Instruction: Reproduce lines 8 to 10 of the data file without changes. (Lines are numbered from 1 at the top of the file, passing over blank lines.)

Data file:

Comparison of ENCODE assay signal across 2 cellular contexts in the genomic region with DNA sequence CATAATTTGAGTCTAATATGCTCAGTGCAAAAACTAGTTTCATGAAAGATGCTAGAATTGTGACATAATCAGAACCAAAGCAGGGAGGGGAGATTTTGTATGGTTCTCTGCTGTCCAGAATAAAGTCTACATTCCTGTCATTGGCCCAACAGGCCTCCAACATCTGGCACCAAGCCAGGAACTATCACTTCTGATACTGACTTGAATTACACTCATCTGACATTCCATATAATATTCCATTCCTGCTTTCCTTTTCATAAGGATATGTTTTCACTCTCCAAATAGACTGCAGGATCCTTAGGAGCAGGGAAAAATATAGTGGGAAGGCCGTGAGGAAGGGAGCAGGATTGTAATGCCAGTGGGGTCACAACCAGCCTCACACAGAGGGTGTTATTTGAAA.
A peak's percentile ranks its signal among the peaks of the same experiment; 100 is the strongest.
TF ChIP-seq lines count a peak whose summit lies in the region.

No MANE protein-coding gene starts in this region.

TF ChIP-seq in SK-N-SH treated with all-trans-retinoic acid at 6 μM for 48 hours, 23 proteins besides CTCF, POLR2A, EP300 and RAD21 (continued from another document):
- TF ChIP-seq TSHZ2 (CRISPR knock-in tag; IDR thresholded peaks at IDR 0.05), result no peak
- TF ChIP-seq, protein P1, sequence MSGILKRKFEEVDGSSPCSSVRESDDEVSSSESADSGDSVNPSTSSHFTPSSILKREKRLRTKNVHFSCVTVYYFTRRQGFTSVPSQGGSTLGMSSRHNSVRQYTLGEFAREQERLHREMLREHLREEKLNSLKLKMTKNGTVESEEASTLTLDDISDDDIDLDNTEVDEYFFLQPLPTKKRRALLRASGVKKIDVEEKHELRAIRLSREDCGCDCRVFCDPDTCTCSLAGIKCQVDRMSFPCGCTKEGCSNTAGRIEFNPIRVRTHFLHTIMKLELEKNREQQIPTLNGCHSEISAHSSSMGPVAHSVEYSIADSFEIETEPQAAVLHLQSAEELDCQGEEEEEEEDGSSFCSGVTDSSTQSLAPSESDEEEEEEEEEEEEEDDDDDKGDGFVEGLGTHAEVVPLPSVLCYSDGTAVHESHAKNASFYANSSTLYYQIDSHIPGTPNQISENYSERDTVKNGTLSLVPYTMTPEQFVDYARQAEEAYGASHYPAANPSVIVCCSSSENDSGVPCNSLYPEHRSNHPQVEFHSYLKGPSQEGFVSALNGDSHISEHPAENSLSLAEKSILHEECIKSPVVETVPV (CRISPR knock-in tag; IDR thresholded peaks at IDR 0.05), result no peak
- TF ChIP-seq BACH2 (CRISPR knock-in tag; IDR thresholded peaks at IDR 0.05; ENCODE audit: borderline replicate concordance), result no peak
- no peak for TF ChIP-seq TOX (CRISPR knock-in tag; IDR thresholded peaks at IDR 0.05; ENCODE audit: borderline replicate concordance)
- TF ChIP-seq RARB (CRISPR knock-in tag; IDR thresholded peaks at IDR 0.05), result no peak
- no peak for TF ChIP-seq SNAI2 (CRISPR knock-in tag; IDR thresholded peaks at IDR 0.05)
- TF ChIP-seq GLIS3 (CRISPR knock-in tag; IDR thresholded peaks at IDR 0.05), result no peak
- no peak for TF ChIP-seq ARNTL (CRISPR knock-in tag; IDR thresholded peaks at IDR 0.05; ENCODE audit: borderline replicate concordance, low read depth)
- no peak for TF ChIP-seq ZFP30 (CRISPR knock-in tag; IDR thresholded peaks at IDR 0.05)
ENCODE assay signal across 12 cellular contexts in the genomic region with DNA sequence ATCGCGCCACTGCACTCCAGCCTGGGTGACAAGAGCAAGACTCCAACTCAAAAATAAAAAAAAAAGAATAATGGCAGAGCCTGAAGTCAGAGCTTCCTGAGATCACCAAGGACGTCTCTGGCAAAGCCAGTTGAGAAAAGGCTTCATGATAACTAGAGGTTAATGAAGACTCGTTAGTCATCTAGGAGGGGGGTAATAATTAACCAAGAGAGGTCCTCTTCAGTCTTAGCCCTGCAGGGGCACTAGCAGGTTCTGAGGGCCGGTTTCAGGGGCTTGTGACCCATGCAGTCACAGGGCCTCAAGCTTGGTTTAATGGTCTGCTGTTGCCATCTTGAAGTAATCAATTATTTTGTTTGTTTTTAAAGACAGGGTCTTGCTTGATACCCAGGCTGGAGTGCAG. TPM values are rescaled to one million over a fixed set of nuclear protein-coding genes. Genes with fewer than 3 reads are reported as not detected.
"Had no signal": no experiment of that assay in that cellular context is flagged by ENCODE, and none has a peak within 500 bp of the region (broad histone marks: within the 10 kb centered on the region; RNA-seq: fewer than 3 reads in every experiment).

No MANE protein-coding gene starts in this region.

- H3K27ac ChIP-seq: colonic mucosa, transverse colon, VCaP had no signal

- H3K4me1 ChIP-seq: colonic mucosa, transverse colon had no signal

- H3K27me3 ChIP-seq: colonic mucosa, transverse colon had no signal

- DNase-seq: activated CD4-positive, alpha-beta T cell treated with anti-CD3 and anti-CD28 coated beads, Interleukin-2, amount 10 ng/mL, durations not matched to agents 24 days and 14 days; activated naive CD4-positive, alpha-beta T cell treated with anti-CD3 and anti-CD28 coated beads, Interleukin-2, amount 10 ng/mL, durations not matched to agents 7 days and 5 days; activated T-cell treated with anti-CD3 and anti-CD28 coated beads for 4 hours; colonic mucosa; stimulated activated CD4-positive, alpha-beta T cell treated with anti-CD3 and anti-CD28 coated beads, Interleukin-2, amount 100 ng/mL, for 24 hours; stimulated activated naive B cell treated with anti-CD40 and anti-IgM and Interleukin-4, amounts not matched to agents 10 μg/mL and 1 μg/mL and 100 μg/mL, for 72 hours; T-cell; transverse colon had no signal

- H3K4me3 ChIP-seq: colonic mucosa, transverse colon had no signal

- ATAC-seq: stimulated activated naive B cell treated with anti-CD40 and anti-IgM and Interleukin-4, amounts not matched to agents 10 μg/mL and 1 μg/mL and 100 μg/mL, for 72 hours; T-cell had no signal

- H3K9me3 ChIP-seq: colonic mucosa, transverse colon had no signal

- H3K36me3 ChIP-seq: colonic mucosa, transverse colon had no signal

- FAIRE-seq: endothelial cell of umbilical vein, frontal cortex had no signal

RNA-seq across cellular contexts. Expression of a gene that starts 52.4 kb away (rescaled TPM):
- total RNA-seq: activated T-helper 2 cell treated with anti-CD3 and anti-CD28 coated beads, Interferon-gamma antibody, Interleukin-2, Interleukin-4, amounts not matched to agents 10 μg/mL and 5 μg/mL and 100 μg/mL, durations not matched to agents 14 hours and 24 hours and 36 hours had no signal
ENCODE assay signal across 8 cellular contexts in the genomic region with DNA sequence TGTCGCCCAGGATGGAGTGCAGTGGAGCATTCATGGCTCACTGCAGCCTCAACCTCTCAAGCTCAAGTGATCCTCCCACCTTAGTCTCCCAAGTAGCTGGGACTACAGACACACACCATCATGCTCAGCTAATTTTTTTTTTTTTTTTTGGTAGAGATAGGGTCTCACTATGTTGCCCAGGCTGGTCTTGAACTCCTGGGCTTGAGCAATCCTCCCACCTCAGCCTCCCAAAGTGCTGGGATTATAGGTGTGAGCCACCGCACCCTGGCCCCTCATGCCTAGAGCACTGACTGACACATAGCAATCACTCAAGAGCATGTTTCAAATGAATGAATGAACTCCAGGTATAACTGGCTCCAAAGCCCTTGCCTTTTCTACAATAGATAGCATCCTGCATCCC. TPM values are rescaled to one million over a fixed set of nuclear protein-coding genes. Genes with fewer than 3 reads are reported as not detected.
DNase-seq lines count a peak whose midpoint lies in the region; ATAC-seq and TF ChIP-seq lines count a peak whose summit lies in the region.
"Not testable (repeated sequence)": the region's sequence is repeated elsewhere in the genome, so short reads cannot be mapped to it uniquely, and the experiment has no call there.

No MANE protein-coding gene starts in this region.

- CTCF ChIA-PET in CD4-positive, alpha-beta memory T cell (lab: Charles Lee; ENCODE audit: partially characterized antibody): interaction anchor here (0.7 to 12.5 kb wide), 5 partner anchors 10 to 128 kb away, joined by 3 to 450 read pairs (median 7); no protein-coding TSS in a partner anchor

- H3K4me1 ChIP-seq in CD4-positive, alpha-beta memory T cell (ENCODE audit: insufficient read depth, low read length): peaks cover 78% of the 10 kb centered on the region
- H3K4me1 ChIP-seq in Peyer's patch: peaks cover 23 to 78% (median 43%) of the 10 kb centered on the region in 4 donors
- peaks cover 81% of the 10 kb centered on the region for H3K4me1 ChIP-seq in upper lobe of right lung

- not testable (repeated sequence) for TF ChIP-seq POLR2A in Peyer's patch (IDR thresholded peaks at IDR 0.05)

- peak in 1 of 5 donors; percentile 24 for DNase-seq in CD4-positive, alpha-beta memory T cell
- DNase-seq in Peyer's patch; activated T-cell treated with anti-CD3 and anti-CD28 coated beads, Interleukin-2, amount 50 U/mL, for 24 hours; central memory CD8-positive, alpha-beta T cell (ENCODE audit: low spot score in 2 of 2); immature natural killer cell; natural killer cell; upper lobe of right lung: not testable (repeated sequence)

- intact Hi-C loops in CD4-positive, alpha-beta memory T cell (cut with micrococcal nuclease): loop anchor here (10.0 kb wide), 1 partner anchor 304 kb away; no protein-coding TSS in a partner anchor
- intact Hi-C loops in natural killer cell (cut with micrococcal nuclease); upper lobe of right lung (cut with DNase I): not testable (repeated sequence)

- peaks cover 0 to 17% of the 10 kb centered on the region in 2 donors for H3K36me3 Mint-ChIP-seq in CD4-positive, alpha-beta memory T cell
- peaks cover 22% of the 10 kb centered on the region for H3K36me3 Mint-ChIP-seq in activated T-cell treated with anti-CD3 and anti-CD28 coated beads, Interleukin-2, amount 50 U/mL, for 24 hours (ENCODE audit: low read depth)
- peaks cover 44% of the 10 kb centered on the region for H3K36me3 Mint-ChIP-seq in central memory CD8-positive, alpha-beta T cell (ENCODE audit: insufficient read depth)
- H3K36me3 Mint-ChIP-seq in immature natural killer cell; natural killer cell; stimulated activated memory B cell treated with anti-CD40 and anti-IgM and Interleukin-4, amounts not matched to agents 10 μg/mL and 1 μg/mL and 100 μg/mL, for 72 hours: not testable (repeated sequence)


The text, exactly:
- TF ChIP-seq BACH2 (CRISPR knock-in tag; IDR thresholded peaks at IDR 0.05; ENCODE audit: borderline replicate concordance), result no peak
- no peak for TF ChIP-seq TOX (CRISPR knock-in tag; IDR thresholded peaks at IDR 0.05; ENCODE audit: borderline replicate concordance)
- TF ChIP-seq RARB (CRISPR knock-in tag; IDR thresholded peaks at IDR 0.05), result no peak